• jimor
  • jimor's Avatar
  • OFFLINE
  • Platinum Boarder
  • Posts: 395
  • Karma: 0
Aside from the legal problems with both public law (limits who you can exclude in a semi-public venue) and the contract law with the distributors, there is probably no way this will work financially unless you FIRST have a guaranteed, up-front DEPOSIT on hand from MANY 'subscribers.' You would have to show that list to a banker and proof of their deposits to get his attention.

Still, it is a wonderful concept to perhaps be able to return the monied ones to the days of deluxe showmanship and deferential patron care a la the days of the movie palaces. I can see you restoring a fabulous palace (the KINGS in Brooklyn?) with its own walled and patroled parking lot with space for all the limos, the canopied processional way to the entry, guarded by uniformed 'doormen', the glittering lobby where nothing so gauche as a concesion stand exists, but waiters supervised by a concierge take their orders for any menu from any 4-star restaurant in town, as uniformed ushers guide them to their reserved seats, as the million dollar silk drapery slowly ascends as the pipe organ serenades them before the picture shines as the rippling velour parts. Ahh, time travel back to the 'good 'ol days'; we can all dream, can't we?

If you wonder what I am talking about, by all means go to the nearest large library (or at [url=http://www.amazon.com)]www.amazon.com)[/url] and get the landmark book that tells it like it was: THE BEST REMAINING SEATS: The Story of The Golden Age of The Movie Palace" by the late Ben M. Hall (1961), since that is really what you seem to want to recreate. And for only $14 million? A bargain for the richies indeed! If I can be of any help, let me know. We all want to return to the 'PARADISE.' You will make Radio City M.H. look like a circus tent in the 'nabes.'
Jim R. (new E-mail: This e-mail address is being protected from spambots. You need JavaScript enabled to view it ) member: www.HistoricTheatres.org
The administrator has disabled public write access.

Re: Ticket Pricing 02 Jul 2003 18:53 #24043

  • JayAlv
  • JayAlv's Avatar
  • OFFLINE
  • Fresh Boarder
  • Posts: 8
  • Karma: 0
Jimor - now you are talking. You have the concept.

This is my goal. However, you said only $14 million. Do you think it will be substantially more?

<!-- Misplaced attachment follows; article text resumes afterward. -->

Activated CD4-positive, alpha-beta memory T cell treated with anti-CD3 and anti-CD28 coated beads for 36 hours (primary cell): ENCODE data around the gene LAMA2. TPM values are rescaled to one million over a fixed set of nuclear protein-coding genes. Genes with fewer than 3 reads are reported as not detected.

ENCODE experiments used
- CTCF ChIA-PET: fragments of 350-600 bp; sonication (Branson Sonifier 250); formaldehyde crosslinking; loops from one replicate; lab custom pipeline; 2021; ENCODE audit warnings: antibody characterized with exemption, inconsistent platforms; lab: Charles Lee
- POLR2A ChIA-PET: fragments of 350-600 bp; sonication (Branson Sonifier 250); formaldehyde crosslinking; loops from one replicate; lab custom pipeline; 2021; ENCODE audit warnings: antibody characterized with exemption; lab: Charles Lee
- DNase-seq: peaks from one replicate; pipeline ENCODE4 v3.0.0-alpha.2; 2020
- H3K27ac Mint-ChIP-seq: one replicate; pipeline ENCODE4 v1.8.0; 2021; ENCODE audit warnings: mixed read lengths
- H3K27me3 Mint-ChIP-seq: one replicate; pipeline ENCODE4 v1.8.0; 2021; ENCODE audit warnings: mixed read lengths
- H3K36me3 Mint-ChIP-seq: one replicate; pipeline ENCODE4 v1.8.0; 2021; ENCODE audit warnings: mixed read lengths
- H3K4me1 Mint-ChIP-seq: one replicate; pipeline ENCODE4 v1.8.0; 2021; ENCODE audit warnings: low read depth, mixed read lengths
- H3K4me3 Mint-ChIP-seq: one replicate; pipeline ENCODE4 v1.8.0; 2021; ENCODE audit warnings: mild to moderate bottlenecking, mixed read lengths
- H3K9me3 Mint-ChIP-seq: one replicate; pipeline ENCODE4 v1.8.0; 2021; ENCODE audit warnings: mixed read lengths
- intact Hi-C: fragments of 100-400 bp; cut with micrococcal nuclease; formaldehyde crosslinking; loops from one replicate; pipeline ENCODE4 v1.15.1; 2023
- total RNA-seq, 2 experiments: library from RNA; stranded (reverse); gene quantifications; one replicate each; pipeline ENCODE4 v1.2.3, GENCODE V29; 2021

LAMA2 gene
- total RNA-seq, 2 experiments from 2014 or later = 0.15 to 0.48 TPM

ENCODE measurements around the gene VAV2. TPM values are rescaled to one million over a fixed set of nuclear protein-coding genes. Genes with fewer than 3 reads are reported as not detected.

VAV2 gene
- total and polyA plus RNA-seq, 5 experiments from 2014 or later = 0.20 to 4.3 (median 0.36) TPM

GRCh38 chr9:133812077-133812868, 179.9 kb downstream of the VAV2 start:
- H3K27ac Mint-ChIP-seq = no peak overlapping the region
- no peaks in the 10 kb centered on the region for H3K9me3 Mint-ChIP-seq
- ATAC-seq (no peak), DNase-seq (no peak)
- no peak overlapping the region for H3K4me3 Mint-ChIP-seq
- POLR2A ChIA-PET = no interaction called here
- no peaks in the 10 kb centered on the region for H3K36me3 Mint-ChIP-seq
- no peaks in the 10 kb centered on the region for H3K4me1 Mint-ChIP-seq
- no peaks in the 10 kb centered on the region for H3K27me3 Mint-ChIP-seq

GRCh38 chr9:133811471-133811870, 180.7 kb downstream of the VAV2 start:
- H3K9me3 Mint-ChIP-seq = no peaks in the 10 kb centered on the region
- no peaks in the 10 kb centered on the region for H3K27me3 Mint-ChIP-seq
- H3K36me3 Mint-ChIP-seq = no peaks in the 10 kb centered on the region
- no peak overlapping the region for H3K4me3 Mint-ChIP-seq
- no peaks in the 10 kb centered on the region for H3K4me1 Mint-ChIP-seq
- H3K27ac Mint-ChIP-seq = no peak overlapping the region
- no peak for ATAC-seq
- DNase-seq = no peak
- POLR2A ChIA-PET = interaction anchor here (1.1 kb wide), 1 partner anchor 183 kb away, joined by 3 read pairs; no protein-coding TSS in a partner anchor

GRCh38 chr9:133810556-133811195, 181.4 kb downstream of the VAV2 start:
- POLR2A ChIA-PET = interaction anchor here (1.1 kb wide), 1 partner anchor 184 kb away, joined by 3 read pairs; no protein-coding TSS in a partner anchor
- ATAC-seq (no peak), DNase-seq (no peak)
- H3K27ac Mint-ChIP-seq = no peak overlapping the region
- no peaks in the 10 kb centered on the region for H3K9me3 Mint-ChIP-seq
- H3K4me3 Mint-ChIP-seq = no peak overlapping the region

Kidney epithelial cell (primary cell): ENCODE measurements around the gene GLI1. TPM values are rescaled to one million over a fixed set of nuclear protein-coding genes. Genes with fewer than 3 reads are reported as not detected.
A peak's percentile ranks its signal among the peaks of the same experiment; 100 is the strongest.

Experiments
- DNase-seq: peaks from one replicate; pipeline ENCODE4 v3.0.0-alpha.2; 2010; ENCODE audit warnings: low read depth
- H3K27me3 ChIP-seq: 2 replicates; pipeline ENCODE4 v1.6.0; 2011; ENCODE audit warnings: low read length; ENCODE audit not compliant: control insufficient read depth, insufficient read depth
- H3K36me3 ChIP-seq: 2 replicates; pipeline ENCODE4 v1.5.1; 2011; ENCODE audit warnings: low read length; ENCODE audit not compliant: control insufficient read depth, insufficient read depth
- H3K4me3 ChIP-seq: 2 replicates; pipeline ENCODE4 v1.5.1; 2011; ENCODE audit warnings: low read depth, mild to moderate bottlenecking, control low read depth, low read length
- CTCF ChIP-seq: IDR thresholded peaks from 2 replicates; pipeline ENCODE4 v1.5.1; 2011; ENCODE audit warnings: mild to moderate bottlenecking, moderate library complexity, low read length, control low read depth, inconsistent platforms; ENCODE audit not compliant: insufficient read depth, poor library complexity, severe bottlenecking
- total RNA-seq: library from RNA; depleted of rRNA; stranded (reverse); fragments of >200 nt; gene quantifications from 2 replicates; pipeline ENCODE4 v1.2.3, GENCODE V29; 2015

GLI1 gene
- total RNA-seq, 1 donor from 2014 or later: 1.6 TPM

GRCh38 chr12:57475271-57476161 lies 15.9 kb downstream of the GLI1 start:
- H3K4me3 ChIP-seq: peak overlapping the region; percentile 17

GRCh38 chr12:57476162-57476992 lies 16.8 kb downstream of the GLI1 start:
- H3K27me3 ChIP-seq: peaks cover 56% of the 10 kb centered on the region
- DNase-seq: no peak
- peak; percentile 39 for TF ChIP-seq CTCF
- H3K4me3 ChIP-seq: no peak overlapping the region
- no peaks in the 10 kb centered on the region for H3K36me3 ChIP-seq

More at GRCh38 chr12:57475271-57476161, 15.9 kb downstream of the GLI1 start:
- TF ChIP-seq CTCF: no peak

I have a group of investors who love the idea, so money is not an issue.
The administrator has disabled public write access.

Re: Ticket Pricing 03 Jul 2003 13:13 #24044

  • jimor
  • jimor's Avatar
  • OFFLINE
  • Platinum Boarder
  • Posts: 395
  • Karma: 0
JayAlv, I am astonished that you found a group of investors who would even consider restoring a movie palace, if that is what you mean. In the first place, it is astoundingly expensive (which is one reason that so few have been actually restored!), and, secondly, most of them have well over a thousand seats, and it is hard to imagine that you would have anywhere near so many subscribers. One can feel a certain majesty in those vast auditoriums, but sometimes the goal is intimacy in the crowd, and that is not too easy in such vastness of empty seats, but this is a matter of taste.

I certainly do not mean to question your statement that "money is not an issue" but I have heard of some well-heeled investors back out of a movie palace deal after getting the bills and finding out the sometimes astronomical costs involved, especially when the city steps in and insists on code updates that may not really be needed, but are found in obsolete building/safety codes. Go to http://groups.yahoo.com/group/historicmoviepalaces/ to read about the sad fate of the beautifully restored NEW REGAL (former AVALON) in Chicago and the 18-million dumped into it without a viable business plan. It closed after ten frustrating years last Monday. Another group has been trying to raise money for years to halt the decay and then restore the former UPTOWN there, but with over 4,000 seats the 14-story-high auditorium building is just too daunting for most any investors. Restoration there is estimated at 30 million!

Far be it from me to discourage anyone with unlimited funds and great courage, as well as the taste to pull off such a venue in this day and age! I guess it largely depends upon just how much capital you have and how big and needy a theatre you undertake. If you and your group are serious, contact http://www.ConradSchmitt.com/ for their experience with nearly 100 theatre restorations of different calibers. They and the Theatre Historical Soc. ( www.HistoricTheatres.org ) can relate experiences and direct you to better architects now practicing in this field.